Lincoln Frias – member of the International Neuroethics Society, Post-Doctoral Fellow at the Federal University of Minas Gerais (CAPES, NEPC-UFMG), Brazil.
Please focus: now, imagine a cute little child with her curious big eyes, her surprising funny remarks, and out of blue kindness. But now imagine her being kicked in the head to death, blood all over the place, despite her helplessness and her painful screams. If you really imagined this scenario, you probably experienced a revulsive feeling in your guts, tension in the jaw and maybe even a bitter taste in your mouth. Now, change the perspective: now it is you who is kicking her, causing her teeth to break, and all the blood coming out of her little body while she cries with a squeaky voice. This new vision probably brought even more aversive feelings, something similar to disgust, and it is possible that you are frowning right now, maybe even considering stop reading. To make things worse, imagine that your mother saw you doing that. This elicits a powerful feeling composed by anxiety, horror and intrusive thoughts of guilt and inadequacy, leaving you in a submissive state of mind. Continue reading →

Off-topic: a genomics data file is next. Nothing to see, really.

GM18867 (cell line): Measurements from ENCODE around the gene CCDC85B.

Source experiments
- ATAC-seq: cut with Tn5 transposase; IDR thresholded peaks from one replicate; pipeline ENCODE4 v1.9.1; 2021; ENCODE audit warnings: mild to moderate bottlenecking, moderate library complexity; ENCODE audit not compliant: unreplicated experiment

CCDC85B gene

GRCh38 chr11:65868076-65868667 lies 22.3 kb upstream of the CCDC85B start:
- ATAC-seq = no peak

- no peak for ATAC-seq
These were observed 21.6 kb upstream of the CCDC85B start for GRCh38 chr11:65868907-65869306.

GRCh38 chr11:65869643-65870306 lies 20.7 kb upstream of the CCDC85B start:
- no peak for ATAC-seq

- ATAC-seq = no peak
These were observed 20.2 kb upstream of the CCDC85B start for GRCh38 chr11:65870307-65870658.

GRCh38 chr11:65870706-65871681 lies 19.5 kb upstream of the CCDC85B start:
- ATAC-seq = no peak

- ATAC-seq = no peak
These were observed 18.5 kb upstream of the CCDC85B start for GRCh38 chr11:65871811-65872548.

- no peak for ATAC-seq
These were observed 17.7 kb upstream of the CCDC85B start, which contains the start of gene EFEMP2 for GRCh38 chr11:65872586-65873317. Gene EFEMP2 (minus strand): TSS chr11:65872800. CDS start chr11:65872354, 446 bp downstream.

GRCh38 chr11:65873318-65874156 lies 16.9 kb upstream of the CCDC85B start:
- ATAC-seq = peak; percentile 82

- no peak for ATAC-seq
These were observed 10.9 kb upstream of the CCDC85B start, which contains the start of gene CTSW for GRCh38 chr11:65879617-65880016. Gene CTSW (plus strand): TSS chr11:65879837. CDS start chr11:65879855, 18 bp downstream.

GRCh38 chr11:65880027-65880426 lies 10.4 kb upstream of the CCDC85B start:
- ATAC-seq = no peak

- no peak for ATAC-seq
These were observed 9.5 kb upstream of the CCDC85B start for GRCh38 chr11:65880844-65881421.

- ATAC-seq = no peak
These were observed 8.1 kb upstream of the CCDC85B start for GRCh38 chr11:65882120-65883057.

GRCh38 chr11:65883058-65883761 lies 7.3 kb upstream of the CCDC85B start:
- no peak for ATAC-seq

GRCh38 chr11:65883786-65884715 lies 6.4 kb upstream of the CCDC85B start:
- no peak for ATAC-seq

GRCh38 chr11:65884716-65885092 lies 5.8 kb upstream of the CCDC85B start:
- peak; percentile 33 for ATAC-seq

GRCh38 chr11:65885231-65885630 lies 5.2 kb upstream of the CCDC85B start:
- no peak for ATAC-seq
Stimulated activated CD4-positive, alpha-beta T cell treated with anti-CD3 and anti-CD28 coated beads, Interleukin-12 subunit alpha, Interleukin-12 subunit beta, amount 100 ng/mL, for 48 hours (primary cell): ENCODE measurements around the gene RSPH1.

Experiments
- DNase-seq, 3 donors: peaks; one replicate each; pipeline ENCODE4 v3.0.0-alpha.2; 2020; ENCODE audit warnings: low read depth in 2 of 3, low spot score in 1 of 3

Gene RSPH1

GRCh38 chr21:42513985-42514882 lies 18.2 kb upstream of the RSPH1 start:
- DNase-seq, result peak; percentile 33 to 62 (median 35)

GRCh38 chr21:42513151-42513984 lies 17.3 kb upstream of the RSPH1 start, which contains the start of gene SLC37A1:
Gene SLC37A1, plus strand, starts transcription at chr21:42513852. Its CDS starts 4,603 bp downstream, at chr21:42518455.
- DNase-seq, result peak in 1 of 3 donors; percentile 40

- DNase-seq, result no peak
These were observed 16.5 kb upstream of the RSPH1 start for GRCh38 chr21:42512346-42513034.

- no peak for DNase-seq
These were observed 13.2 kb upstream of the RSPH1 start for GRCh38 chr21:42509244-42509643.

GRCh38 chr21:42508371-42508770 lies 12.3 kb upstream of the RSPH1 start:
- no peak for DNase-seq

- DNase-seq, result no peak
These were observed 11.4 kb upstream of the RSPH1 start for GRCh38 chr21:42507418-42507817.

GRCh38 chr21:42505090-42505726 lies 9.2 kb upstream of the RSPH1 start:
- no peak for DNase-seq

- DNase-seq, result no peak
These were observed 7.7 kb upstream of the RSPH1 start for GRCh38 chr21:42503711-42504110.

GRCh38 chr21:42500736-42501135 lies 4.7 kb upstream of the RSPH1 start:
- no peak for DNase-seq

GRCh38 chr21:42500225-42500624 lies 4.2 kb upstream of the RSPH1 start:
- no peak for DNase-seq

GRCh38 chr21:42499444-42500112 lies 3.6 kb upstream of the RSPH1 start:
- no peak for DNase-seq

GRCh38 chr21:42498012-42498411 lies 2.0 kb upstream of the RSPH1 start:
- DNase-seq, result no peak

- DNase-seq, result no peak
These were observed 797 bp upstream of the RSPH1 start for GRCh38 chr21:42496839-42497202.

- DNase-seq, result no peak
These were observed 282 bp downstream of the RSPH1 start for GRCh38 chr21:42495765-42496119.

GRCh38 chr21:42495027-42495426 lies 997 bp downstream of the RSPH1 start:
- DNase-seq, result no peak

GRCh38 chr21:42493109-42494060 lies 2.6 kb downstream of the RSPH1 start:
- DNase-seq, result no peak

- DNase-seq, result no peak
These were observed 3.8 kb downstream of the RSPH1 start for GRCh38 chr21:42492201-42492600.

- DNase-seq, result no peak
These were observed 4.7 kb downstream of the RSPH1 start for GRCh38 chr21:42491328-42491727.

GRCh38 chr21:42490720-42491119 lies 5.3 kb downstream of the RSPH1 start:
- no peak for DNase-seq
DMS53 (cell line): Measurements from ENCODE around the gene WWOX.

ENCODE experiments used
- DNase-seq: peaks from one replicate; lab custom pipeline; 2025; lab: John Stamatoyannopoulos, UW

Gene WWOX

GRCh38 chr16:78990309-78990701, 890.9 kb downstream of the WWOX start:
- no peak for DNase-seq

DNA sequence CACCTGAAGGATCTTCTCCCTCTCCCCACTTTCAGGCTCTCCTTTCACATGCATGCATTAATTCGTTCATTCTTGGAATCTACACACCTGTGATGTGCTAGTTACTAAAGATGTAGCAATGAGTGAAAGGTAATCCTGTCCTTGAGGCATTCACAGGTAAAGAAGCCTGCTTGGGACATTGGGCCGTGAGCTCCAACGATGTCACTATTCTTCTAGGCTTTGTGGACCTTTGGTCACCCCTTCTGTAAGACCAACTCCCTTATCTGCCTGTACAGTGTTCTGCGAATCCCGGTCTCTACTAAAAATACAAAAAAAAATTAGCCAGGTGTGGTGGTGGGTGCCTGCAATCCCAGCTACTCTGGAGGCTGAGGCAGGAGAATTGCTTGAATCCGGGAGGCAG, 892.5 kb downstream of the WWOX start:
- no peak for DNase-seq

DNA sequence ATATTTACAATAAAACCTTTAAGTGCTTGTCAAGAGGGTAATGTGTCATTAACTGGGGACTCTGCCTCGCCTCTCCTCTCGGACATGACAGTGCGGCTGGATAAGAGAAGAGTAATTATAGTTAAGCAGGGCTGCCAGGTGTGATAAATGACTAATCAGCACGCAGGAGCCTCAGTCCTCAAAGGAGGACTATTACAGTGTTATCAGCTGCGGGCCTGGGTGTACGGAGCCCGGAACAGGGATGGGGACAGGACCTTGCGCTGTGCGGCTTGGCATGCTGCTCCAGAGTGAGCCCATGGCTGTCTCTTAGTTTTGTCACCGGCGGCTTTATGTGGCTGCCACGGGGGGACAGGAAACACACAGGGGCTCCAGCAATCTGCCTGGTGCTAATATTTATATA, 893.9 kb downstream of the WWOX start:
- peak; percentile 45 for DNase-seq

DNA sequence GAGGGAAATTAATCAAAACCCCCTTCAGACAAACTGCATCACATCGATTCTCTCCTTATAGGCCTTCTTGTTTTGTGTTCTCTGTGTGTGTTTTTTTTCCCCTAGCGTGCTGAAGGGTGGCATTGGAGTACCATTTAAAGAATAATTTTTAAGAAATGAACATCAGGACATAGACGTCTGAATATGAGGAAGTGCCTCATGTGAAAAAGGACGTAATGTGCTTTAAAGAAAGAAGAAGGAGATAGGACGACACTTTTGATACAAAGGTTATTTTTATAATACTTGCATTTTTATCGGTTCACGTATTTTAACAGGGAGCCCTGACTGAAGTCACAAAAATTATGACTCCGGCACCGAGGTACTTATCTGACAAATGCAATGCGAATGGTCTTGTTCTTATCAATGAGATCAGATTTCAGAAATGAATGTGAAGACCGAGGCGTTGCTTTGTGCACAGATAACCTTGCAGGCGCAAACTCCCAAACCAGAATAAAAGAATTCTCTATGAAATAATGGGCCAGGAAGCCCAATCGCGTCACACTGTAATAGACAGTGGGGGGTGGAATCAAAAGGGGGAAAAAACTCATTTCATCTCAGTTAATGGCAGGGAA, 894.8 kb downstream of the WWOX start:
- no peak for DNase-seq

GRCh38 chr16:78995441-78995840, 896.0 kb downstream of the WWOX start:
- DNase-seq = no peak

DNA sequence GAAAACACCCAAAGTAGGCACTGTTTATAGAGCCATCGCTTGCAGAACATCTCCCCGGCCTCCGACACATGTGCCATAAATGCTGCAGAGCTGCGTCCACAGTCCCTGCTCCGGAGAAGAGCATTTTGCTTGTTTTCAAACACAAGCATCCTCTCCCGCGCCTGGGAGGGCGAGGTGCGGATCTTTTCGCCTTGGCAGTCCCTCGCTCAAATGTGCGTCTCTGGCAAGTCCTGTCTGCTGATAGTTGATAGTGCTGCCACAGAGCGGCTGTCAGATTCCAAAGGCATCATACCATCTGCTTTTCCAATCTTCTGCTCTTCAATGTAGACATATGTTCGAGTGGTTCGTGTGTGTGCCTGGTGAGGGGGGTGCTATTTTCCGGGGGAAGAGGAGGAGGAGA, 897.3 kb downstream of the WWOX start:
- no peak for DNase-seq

- Getting People To Get Things Done – A New Psychological Trick
- When warning is not informing: Alcohol labels will not be as straightforward as cigarette labels
- Epigenetics and Blaming Pregnant Women: Hasty Conclusions, Control, and Simplified Burden of Responsibility
- “Please randomize me – but don’t tell my family that you did”
- Two Kinds of Compassion
- Roger Crisp on Two Kinds of Compassion
- - on Two Kinds of Compassion
- Julia on Should we do more to help paedophiles?
- Alexandra on Ebola, ethics and the WHO’s decision
- Anders Sandberg on When warning is not informing: Alcohol labels will not be as straightforward as cigarette labels